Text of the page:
Adiabatic boundary condition at channel flow outlet
March 4, 2021 at 5:18 am #5508ramirofreileParticipant
I am currently doing a phase change simulation using the Total Enthalpy method, to study blocking lengths as a function of different dimensionless numbers.
The current geometry of interest is a rectangular channel and it consists of an inlet, an outlet, and top and bottom walls.
For the fluid lattice (D2Q9), I set the velocity at the inlet and set the pressure at the exit. No-slip at the walls using bounce back.
For the advection diffusion lattice (D2Q5), the top and bottom walls are subdivided into three segments: an inlet adiabatic segment, a cooled segment and an exit adiabatic outlet segment. For the boundary conditions I set a hot inlet temperature (enthalpy) at the inlet using setRegularizedTemperature and I set a cold temperature in the cooled segments of the top and bottom wall also with setRegularizedTemperature. For the remaining adiabatic segments (top and bottom inlet segment, top and bottom outlet segment and outlet) I am applying bounce back boundary conditions.
After running the simulation, solid is formed in the cooled segment, which makes sense and it is what we expect. However, I am observing that at the outlet there is an inward heat flux that heats up the fluid from the outlet to the bulk. The temperature at the outlet is even larger than that of the inlet temperature, which should physically be the maximum of the domain. This is not what I would expect.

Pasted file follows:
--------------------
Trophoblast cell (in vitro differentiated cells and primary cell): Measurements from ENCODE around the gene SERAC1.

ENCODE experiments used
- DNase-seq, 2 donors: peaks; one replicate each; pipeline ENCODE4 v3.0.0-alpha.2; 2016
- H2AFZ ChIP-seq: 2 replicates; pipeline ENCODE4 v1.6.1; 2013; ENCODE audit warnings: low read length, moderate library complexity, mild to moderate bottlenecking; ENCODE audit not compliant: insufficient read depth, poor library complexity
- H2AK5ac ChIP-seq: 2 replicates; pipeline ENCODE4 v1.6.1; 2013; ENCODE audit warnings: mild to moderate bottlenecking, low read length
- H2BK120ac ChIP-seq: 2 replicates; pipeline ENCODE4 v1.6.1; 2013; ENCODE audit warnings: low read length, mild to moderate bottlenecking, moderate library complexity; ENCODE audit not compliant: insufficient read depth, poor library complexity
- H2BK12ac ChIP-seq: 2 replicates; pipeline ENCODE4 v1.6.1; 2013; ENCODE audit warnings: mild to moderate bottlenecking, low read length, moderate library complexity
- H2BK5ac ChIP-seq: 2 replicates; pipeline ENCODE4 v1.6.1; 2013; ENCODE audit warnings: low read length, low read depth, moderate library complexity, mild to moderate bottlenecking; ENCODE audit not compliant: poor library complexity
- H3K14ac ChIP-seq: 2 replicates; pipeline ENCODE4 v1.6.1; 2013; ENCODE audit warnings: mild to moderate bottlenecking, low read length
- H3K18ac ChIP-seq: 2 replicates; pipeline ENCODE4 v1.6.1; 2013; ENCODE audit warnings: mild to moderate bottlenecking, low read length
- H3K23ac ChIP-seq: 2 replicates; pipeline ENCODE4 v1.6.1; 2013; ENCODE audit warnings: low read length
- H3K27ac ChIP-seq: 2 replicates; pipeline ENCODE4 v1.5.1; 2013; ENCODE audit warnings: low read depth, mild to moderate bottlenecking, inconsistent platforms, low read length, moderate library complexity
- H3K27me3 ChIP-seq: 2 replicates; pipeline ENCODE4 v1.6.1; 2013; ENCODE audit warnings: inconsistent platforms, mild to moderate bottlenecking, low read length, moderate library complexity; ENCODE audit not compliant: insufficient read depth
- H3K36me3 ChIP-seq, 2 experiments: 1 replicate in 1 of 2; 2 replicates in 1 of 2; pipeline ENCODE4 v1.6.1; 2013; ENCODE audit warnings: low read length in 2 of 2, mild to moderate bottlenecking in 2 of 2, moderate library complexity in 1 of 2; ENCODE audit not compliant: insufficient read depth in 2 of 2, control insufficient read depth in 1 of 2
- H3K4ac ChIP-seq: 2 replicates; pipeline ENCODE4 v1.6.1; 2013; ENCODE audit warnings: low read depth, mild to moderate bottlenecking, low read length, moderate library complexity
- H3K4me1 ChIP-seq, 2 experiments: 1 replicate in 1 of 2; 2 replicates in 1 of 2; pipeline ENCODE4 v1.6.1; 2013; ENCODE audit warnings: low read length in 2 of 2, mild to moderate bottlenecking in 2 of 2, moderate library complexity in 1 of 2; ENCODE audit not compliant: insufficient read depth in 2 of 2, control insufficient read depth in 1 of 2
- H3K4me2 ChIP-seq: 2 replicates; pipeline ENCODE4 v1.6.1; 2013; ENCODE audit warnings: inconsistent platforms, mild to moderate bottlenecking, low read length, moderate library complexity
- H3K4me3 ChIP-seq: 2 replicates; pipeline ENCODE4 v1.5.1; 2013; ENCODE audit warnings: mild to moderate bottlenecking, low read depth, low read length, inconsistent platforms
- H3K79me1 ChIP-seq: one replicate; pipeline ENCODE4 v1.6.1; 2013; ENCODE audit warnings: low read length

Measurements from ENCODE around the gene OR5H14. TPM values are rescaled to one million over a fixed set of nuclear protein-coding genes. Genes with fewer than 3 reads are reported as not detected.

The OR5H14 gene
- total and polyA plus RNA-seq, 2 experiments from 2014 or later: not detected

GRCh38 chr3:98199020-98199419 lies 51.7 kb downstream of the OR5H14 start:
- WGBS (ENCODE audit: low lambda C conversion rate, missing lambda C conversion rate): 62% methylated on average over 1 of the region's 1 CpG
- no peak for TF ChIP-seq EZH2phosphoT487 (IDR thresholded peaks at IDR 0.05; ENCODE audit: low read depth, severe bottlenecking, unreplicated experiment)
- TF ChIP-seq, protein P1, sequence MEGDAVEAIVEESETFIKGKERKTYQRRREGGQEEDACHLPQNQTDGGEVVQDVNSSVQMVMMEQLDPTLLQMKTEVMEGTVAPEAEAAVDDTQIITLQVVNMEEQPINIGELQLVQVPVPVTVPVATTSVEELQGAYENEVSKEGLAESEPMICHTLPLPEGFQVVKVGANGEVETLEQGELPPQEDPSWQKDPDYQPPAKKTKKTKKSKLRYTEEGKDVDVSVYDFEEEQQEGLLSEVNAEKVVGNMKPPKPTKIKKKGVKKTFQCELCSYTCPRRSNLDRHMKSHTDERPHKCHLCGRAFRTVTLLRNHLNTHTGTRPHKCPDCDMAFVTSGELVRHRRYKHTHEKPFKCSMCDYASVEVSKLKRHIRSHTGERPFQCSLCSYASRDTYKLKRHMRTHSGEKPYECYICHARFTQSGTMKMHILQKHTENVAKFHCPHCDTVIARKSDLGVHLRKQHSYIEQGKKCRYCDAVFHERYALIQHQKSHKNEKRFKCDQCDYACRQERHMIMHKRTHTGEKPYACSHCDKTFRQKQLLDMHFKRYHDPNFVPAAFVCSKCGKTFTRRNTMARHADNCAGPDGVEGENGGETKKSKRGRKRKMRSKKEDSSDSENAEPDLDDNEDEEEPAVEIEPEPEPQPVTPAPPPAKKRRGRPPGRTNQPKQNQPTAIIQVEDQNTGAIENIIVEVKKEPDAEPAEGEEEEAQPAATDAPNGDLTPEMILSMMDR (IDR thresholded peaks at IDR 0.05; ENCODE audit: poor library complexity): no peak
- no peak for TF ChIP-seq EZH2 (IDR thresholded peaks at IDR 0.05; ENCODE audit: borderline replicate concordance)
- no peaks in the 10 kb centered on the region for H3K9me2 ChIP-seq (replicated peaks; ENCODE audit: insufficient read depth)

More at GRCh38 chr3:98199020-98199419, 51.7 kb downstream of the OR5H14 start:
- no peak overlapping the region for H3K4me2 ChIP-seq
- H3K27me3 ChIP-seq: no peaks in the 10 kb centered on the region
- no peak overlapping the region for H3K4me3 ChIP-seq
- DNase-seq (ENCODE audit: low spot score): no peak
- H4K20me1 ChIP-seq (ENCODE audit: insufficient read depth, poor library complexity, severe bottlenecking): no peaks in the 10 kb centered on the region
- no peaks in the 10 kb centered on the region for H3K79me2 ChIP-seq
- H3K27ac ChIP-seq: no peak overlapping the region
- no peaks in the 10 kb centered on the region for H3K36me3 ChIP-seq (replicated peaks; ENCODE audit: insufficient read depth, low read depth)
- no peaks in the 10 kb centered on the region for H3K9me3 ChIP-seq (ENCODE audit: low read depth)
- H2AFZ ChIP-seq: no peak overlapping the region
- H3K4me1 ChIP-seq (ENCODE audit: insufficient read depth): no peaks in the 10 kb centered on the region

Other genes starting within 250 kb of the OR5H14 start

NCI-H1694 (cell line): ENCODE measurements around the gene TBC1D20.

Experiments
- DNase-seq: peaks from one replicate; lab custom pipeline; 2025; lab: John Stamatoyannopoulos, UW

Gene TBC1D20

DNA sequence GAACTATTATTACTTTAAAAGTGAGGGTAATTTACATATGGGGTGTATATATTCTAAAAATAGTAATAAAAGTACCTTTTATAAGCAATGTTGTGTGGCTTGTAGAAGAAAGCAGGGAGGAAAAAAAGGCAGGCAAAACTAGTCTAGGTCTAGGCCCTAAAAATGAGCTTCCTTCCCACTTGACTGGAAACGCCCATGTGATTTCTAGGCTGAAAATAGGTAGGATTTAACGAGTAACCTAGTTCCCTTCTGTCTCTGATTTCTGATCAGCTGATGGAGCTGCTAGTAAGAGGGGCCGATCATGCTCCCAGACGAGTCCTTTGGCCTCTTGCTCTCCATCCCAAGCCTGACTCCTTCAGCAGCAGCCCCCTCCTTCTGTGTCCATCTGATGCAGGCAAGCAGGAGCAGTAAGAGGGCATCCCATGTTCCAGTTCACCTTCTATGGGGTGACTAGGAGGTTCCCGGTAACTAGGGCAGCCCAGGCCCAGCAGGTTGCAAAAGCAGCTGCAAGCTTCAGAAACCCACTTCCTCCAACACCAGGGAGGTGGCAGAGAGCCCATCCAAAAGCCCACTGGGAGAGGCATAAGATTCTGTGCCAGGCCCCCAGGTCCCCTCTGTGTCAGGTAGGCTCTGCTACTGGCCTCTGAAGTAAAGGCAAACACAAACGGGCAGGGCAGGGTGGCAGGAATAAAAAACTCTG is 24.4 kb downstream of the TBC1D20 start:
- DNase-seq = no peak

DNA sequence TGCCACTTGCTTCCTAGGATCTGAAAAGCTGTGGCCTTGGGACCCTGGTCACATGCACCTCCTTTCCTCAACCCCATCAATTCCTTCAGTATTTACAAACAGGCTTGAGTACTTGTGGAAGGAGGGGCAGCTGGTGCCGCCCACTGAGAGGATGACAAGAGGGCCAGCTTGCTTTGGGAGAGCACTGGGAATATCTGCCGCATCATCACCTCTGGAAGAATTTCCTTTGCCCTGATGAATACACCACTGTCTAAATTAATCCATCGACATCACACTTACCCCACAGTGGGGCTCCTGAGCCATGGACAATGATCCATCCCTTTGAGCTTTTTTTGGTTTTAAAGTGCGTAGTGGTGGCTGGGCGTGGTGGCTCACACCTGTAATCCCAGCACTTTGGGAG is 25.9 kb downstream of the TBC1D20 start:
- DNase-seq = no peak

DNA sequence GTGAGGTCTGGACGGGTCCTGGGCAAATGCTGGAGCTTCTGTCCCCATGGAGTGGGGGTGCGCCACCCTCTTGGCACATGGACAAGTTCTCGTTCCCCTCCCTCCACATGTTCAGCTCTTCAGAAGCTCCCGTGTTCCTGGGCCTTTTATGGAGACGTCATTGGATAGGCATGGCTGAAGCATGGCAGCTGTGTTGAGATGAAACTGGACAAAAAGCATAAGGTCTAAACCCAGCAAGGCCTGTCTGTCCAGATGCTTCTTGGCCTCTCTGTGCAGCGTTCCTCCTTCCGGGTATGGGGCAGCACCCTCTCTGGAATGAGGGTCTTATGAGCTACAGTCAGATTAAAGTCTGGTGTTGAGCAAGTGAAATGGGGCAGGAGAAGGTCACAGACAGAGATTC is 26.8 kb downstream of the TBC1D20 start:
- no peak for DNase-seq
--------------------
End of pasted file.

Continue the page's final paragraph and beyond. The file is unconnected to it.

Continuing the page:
I am wondering if I am prescribing the adiabatic boundary condition incorrectly. I have also tried using the setRegularizedHeatFlux function to prescribe a zero flux, although this also failed.
There may be better way to prescribe adiabatic boundary conditions at the outlet and walls which I might not be aware of. Is someone familiar with a possible solution to this problem? Any insight is highly appreciated. Thanks!
RamiroMarch 4, 2021 at 3:34 pm #5509mgaedtkeKeymaster
great to hear, that you had success in setting up the total enthalpy method to at least some extent.
For adiabatic outlet boundaries openlb provied a special convection boundary type, which you can set via
setAdvectionDiffusionConvectionBoundary. For the other, stationary adiabatic boundaries, bounce back is what I used in my simulations, too.
MaxMarch 4, 2021 at 5:48 pm #5510ramirofreileParticipant
Thank you for your answer!
1) I just noticed that the
setAdvectionDiffusionConvectionBoundaryis only coded for 3D (correct me if I am wrong).
2) I am just wondering if you could help me understand what is the difference between the bounce back and the setAdvectionDiffusionConvectionBoundary. I am guessing that this comes from the fact that in the bounce back the equilibrium functions are set with a zero velocity. Could you guide me towards the answer maybe with a reference of the equations?
Thank you again for your time.
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